• stevensukkau says:

    Amen brother! I would even take it a step FURTHER, and add that video games can teach us about our selves and our faith. And our theology is exhibited even during our game time. Here is a site dedicated to finding those games:

  • Aaron says:

    I prefer Major League Baseball 2K12, personally.

  • Josh says:

    I agree with the premise that video games in and of themselves aren't bad, BUT I do think they are called out because that is the modern-day symptom. Back in the day, maybe men abdicated responsibility by going out to the shed and spending time carving wood, but today it is zoning out in front of the screen. This coming from someone who enjoys video games (sparingly), but yes they are one of the big addictions and symptoms of modern-day male passivity so I think the call-out is fairly justified.

  • Stephen Altrogge says:

    Good thoughts. My problem though, is that video games are one of many hobbies that men pursue to the neglect of their true responsibilities. Sports are another one. So is hunting and fishing. So is restoring old cars and watching the news. When you continually highlight something that is not sinful, you give the impression that it IS sinful. And you don't really help the guys who are playing video games.

  • Thomas says:

    The only thing I disagree with is the call out to pastors to stop calling out video games.

    The average age of a gamer is 30-something. That is a problem. Yes, a symptom but since when are we to be idle with symptoms…especially colossal wastes of time symptoms?

  • K. Snyder says:

    I struggle with the content as well, esp. the violence and scantily clad women. It was a hard battle with my teen son when other teens in his peer group at church were playing the same games. My husband and I just had to tell him that each family has to decide for themselves. Thankfully, God has done some wonderful things in my son's life. He still likes video games, but is understanding the need for discernment.

  • K. Snyder says:

    But warfare at any cost, and with any method? What about the use of profanity? What about torture? What about God being the only one to exact vengeance? These were some of our struggles.

  • jareddavis says:

    goof thoughts on addiction to games being about the heart. in congruent though with punching a hole in a computer to fight porn. Porn comes from same root idols as addiction to video games.

  • Sebas says:

    I want to add a point of view from somebody froma different continent altogether. I'm from Uruguay, South América, but human beings are the same everywhere. I am a gamer, I love playing videogames, but i seldom have the time todo so, work and study (both biblical and in college) keeps me from spending too much time in anything else. It wasn't like that before, there was a time when my priorities were messed up and videogames, lazyness and porn took over, but when I came back to God and His Word, He put everything back in it's proper place. The answer, like in everything else, is go back to God, do Bible study, write your testimony after every service to fetch the truth that's in there for your life. Work, for heaven's sake, Work!! if you don't need to do it for a living do volunteer work, there are so many good organizations out there. Listening to God puts us in a higher perspective and puts everything back into it's proper place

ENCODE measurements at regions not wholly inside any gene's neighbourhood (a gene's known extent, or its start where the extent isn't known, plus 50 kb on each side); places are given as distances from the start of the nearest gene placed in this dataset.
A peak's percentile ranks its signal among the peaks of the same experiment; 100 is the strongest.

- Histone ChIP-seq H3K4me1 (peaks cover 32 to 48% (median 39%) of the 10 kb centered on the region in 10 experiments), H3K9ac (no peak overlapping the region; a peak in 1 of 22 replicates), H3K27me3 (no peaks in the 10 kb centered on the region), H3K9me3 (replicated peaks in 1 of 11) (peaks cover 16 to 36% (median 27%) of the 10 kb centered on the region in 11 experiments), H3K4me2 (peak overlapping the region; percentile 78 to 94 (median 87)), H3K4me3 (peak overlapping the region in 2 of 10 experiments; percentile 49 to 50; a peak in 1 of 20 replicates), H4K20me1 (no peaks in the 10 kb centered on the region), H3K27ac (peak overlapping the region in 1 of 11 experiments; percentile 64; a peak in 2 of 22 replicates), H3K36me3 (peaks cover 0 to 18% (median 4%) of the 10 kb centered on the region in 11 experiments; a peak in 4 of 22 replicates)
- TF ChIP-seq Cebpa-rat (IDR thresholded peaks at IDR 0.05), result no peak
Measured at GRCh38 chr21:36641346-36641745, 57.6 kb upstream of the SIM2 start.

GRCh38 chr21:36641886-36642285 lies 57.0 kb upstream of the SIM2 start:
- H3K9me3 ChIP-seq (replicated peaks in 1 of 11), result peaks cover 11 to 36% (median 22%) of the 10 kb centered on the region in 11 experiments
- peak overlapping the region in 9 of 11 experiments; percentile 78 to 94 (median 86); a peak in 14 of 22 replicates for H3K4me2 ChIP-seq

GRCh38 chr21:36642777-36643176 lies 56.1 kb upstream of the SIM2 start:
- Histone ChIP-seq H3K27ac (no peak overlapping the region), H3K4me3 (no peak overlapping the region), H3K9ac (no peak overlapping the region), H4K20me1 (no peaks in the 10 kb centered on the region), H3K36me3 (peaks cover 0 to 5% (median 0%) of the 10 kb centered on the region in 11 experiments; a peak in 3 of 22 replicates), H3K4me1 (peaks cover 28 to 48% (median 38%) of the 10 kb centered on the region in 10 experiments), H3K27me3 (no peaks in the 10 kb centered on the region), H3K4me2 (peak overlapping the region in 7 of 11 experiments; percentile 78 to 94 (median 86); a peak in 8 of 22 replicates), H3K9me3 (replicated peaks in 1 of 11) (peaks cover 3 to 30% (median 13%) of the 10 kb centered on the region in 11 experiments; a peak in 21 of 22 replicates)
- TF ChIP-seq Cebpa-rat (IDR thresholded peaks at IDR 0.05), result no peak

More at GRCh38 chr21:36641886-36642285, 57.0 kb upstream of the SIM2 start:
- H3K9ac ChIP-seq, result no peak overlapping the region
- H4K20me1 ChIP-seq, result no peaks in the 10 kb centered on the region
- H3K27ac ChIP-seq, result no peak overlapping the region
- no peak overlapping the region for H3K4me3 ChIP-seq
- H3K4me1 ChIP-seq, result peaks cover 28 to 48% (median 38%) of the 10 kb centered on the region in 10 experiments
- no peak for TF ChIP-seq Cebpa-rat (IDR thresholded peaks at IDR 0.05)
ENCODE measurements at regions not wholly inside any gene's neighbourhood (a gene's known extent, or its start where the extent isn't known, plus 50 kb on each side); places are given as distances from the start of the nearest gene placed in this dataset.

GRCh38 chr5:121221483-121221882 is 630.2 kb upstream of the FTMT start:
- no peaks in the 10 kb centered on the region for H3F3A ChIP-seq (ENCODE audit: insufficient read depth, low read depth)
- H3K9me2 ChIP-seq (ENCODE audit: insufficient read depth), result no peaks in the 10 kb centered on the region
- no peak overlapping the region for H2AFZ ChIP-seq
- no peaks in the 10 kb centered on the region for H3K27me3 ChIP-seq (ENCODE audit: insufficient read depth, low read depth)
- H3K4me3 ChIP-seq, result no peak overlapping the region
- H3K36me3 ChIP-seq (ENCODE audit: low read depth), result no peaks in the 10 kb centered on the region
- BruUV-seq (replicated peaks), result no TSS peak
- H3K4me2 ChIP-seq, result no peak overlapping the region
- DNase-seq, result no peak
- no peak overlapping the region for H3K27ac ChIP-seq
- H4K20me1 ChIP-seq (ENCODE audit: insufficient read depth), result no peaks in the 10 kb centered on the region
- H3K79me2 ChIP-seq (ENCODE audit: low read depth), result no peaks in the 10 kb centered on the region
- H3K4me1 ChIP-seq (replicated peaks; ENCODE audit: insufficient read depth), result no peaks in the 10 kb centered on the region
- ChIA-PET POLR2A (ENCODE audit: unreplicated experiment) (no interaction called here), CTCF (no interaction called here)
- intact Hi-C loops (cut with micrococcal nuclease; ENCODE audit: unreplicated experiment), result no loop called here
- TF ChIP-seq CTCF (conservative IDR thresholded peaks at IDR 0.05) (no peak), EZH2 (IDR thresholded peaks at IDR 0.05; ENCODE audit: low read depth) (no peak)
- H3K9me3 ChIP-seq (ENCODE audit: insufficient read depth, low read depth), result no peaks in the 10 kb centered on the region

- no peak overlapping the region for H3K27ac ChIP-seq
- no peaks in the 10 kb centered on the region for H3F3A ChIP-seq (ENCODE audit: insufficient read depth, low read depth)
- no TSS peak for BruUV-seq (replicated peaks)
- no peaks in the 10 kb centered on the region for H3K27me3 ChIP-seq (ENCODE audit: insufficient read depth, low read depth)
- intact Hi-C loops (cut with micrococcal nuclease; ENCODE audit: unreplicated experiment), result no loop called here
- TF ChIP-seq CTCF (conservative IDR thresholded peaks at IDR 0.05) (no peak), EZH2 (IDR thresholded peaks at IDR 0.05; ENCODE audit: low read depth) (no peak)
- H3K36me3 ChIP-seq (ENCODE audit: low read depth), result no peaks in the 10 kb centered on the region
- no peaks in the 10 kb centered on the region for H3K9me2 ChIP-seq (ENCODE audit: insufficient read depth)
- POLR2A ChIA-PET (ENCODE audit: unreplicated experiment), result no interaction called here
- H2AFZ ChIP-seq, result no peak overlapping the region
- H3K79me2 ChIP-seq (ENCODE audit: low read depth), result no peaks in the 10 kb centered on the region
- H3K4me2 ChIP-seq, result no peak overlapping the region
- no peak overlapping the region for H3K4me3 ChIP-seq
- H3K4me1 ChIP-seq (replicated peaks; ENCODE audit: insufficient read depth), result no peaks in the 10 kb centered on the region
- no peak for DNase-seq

• Elliot says:

    I think that even video game playing can (and should be) an act of worship. If God has our heart he will have all of us no matter what we are doing.

    Saying that we are not giving all of our time to God if we play video games is like saying that if we watch T.V. or take a nap or go for a walk or read a novel. The Christian can spend time relaxing and glorify God without spending every second doing something "super spiritual."

  • Elliot says:

    I agree. When the Holy Spirit (in scripture) calls something sin, that is the authoritative norm. If I call something sin I must be able to back it up with scripture. There is nothing in scripture that calls interactive story telling mediums (also called video games) inherently immoral. A books, movies and games are all story telling mediums. Games are more interactive but they all have the same basic function, to entertain through story telling.

  • Good word, Stephen. Thanks!

  • Mark says:

    It really is amazing to see allegedly grown men gripe about pastors (shepherds) telling them to put away TOYS and begin acting like they're not re-living (or simply living an extension of) their teen years.

    I'm in my 40's and when my father and grandfather, who labored long and hard all week with their hands, got a minute to spare, the… rested. Or spent time with the family. Or – in the case of my grandfather – worked a second job.

    The "evangelical" college where I worked would regularly have 90-100 students on academic probation (out of 2500) and 90% of that number were MALE students. Why? Lack of self-control/discipline? For sure. Lack of love for the Lord? Yep. No substantial vision for themselves in the Kingdom? Absolutely. But they also played video games into the wee hours of the morning and couldn't get up.

    Are video games inherently sinful? Nope. But stupid? Yep. Might as well stand on your head on the sidewalk in the middle of the day. Not sinful, but without a single positive purpose other than mindless (and not the re-creative type) entertainment. You just get fatter and dumber.

  • David says:

    Mark, your comment shows a personal preference brother. When you make your personal preference an absolute you're living in the land of legalism. Many people who work more than one job are trying to support a lifestyle that is unrealistic or indulgent and they sacrifice the same things that videogame addicts do… read the article… it's a heart issue. Be careful of the noble sins, and don't make a false dichotomy between them and "obnoxious" sins. YOU may think videogames are stupid, but that doesn't mean they are.